Reaching the Rural Regions in Kenya through Mobile Money

Joy Kim, Financial Inclusion Analyst|Aug, 2016

MIX is excited to announce the launch of a recently updated financial inclusion dashboard, the Kenya Workbook. This series of interactive data visualizations is the second iteration of the workbook, originally launched in 2014, that explores financial access points in the East African country. As in the initial workbook, GPS coordinates of financial access points were collected by Brand Fusion and FSD Kenya, enabling the creation of the interactive dashboards. In the current workbook, points of agricultural activity have been integrated, allowing users to examine the intersection of the two industries. Additionally, select indicators from the FinAccess Survey (2015) have been included to uncover insights related to the financial behavior of people at the county (second administrative) level. Finally, the dashboard incorporates information on local infrastructure (roads, railroads and airports), population data (density, demographics), and other socio-economic data for a deeper understanding of the state of financial inclusion across Kenya.

Identifying Opportunities for Business Expansion

With the Kenya Workbook, users can search for possible correlations between indicators of interest by overlaying the supply- and demand-side data. For example, the presence of certain financial institution types strongly correlates with product usage per county. With this in mind, it can be inferred that the lack of SACCOs in Wajir and Mandera is the primary reason for the limited usage of SACCO products in these areas. Using the interactive dashboards, users can conduct analyses to identify areas with limited supply to target for business expansion.

While the SACCO example is seemingly obvious, the Supply and Demand Ratio tab allows users to reveal the not so obvious. In Nyandarua and Kajiado, there is a relatively high number of SACCO access points but demand (FinAccess: Currently has a SACCO product) is not as high. What could be the reason for such low usage? Examining the datasets, the reason for this does not seem to be low population density. One possible reason could be that the needs of the local populations are better served by products from other types of financial service providers (FSPs). In Kirinyaga, Murang'A, and Nyeri, we see that the supply/demand ratio is below the national median, due to the supply not meeting demand. SACCOs could look into these three counties for expansion.

 

Microfinance institutions and microfinance banks could also follow that recommendation. In counties such as Uasin Gishu and Kilifi, the supply of microfinance access points is not meeting demand (FinAccess: Currently has a microfinance product). Could these institutions profit by expanding their reach in these counties? By examining the Supply and Demand Ratio tab, users can identify possible areas for expansion at the county level.

Tapping into the Agricultural Sector with Digital Financial Services

Recent studies have shown there is proven demand for digital financial services for smallholder farmers in the agricultural sector, and that businesses profit better in rural areas than in urban areas due to heightened competition in urban areas[1].  In addition, given that agriculture is often the only source of income for many households[2], the role of digital finance in the agricultural sector cannot be overly emphasized. Not surprisingly, financial access points and agricultural activities are concentrated in areas of high population density, with mobile money agents and bank agents helping to spread financial access points around the country.  In the workbook, locations of agro-dealers are mapped. Agro-dealers are people or entities that engage in the sale and purchase of agricultural inputs., The Geolocator tab allows users to view the location of these agro-dealers and their proximity to various types of financial service providers.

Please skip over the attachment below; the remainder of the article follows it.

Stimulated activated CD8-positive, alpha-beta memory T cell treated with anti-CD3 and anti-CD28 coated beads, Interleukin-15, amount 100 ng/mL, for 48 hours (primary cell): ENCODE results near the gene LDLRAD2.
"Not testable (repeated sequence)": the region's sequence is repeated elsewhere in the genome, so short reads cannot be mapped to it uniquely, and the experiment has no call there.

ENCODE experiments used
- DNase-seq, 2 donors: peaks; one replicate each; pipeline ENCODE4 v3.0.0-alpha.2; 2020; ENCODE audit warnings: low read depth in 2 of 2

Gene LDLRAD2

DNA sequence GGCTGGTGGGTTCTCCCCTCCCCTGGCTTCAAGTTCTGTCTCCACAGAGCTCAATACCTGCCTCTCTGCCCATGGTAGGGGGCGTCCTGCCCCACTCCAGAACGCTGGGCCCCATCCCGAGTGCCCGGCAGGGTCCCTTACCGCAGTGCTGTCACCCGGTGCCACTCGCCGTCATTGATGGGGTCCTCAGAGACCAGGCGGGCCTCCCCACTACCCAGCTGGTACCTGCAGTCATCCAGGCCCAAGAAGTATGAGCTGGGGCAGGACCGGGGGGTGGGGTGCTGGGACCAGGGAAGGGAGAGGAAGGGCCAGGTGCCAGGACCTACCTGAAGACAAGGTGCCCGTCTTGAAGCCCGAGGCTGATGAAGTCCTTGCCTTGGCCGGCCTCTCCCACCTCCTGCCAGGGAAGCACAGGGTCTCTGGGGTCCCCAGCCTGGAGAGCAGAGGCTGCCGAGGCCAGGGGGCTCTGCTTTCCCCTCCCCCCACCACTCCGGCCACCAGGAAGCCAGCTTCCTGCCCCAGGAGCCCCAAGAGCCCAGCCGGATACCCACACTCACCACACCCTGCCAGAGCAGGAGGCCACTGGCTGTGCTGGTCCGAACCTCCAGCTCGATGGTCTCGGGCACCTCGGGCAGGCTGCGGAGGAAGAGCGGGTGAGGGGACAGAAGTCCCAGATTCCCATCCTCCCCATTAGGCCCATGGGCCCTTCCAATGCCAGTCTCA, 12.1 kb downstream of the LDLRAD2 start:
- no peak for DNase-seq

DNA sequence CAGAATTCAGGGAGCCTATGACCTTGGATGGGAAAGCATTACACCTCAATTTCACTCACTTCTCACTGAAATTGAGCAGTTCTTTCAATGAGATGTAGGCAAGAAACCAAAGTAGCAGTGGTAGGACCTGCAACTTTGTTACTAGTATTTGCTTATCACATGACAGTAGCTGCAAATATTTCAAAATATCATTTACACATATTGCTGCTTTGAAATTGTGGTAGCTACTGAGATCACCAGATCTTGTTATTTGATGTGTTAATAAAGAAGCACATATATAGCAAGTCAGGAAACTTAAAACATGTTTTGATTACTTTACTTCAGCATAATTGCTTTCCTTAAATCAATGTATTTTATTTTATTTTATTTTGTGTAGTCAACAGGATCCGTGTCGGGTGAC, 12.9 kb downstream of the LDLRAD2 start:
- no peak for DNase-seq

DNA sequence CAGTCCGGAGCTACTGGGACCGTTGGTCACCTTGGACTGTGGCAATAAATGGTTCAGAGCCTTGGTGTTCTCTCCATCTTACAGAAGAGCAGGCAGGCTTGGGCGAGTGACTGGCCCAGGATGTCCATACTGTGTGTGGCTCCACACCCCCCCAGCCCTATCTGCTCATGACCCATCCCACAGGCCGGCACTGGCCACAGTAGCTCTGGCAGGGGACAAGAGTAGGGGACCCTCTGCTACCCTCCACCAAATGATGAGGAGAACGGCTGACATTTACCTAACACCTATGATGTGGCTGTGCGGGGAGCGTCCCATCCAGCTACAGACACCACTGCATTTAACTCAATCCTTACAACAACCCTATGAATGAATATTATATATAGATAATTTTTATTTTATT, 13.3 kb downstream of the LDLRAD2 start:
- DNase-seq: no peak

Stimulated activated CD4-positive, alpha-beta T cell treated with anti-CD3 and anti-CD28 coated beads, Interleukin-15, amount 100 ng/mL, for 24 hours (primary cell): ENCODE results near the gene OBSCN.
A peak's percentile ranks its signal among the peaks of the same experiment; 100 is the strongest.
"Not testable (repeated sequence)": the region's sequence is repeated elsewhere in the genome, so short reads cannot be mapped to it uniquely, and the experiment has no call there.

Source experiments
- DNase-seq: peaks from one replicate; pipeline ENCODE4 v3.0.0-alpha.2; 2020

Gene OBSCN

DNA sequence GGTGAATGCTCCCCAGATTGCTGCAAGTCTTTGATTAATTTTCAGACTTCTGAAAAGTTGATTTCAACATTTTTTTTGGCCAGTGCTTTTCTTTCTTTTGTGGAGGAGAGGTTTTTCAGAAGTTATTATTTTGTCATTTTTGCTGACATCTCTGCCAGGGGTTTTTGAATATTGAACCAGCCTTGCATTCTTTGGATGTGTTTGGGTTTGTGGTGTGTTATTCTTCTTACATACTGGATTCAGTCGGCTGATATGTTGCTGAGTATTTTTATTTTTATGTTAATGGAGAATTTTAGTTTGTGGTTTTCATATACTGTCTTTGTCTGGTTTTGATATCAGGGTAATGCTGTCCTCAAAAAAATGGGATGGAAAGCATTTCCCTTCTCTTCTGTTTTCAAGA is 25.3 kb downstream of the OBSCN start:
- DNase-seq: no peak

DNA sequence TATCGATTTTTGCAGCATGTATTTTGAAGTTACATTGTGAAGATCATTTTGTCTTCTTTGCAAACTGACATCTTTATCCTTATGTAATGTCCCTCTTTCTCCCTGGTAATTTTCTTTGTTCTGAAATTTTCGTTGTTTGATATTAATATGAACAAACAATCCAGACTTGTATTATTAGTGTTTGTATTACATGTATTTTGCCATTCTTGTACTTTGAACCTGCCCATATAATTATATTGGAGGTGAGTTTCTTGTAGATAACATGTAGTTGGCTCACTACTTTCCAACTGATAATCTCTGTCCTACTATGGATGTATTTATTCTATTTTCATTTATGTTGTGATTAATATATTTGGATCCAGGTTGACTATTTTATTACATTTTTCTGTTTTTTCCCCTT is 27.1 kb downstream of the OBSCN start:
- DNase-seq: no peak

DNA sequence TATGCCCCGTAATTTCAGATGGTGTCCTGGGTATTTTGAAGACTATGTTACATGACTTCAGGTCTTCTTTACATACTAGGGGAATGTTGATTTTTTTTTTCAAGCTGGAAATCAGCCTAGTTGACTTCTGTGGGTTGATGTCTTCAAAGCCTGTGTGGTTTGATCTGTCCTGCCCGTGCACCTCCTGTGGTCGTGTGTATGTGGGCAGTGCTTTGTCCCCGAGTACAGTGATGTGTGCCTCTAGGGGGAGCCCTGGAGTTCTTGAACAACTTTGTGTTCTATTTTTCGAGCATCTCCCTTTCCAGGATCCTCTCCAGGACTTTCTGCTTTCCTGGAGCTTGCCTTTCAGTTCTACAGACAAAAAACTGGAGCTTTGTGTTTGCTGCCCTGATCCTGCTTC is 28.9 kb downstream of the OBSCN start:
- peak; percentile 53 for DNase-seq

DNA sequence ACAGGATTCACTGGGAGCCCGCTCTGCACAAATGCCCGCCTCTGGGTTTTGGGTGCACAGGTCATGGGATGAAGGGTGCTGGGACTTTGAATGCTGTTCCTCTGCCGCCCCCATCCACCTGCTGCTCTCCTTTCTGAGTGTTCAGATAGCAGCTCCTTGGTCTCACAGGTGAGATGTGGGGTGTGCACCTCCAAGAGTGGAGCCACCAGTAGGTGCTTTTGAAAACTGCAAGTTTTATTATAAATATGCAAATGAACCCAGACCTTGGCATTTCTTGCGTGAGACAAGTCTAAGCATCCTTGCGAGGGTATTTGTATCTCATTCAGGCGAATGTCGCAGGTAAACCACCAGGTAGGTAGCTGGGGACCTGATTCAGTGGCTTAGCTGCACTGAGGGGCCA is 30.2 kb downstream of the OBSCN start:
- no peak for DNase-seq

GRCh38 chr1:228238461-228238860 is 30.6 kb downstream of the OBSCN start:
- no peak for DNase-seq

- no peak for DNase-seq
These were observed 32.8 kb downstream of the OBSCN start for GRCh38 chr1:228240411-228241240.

For mobile money agents looking to tap into this growing market, the first step in locating areas for expansion is by exploring the Supply and Demand Ratio tab. To do so, select “mobile money agents” from the supply side and “agro-dealers” from the demand side to see the ratio between the two indicators. Excluding Nairobi, which is an obvious outlier, there are several counties where the ratio falls behind the national median and are in need of more mobile money agent access points.

As the graph above illustrates, Kericho, Nyandarua, and Kirinyaga are falling behind the national median in terms of number of access points per 10,000 agro-dealers. With this information as a basis, an FSP looking to expand its mobile money agent network can use the Geolocator tab to determine the points of exisiting mobile money agents. For example, an FSP can zoom into Kericho county and view exact locations of agro-dealers and mobile money agents to scope out the competition for initial market research.

These maps help answer questions about financial inclusion but also create new questions that we need to address. For example, because mobile money agents appear in areas of agricultural activity, does this mean that all financial transactions in the agricultural industry are being conducted via mobile phone? Do mobile money agents provide enough product and service options to support the needs of smallholder farmers? These dashboards also push the financial inclusion industry to determine how other FSP types could better meet the needs of the agricultural industry. In a country where three quarters of the population lives in rural areas, FSPs should explore these questions to identify opportunities for business expansion and outreach.